Editorial: Embezzler's sentence is prime example of skewed racial justice

Editorial: Embezzler's sentence is prime example of skewed racial justice

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Deborah Pierce embezzled $375,000 from an institute she headed at Webster University, but the white-collar criminal only got a slap on the wrist and a homework assignment. U.S. District Judge Henry Autrey assigned her to write a journal and said he would show it to his gang-court participants because they think the only people who commit crimes are “poor, from the ’hood and black.”

What Pierce’s sentence really will show them is that justice is not color blind. It will show them that white privilege equals a get out of jail free card. Autrey says his gang court participants have “significant” criminal backgrounds and don’t think well-to-do, educated white people commit crimes, the Post-Dispatch’s Robert Patrick reported.

Pierce certainly proved that notion wrong. But her example also shows that well-off whites seldom suffer equal consequences. If you’re 16 and black, like Bobby Bostic was in 1995 when he used a gun to hold up a group delivering Christmas gifts, you can wind up with a 241-year prison sentence.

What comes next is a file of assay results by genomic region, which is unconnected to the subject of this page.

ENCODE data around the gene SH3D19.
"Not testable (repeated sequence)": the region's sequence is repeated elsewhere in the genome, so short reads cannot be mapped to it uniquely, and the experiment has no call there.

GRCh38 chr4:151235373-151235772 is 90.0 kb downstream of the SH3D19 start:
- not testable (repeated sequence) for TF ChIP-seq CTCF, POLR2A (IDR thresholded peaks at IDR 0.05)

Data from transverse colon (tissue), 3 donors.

Gender plays a role, too. A 48-year-old male facilities manager was sentenced to more than two years in prison when he pleaded guilty to scamming Webster University out of $625,000 in 2007. Pierce’s attorney noted in court that 40 percent of female fraud offenders don’t go to prison, regardless of past crimes.

Pierce, 62, could have received a 20-year sentence and been fined up to $250,000. She pleaded guilty to a federal felony charge of transporting stolen property across state lines. Her husband, Philip Pierce, was the director of government and business relations for the Confucius Institute. He left the job in 2016 when the university let his wife go.

In sentencing Deborah Pierce, Autrey said there was no rational basis for a woman like her, with a good background and ample income, to have committed the crime. It looked like she was “having fun and needed some extra cash,” he added.

With those strongly expressed feelings, why didn’t Autrey give Pierce the two years recommended under sentencing guidelines? Or even the 12 months her own defense lawyer suggested? Why not a sentence that sent a message to young gang-court participants that they aren’t the only people who are punished for committing crimes?

Racial disparity in sentencing is troublesome, and much too common. In the separate justice system in the St. Louis region, black people go to jail for not paying traffic fines or failing to appear in court for nuisance violations. No mere homework assignment for them.

Will Pierce learn anything from her sentence? She’s on probation and will have to repay the university, but that money won’t repair the school’s damaged reputation, or heal the community’s ruptured trust and confidence.

Autrey’s sentence has damaged the justice system’s reputation and the community’s trust and confidence in it. Maybe he should do some homework, too.

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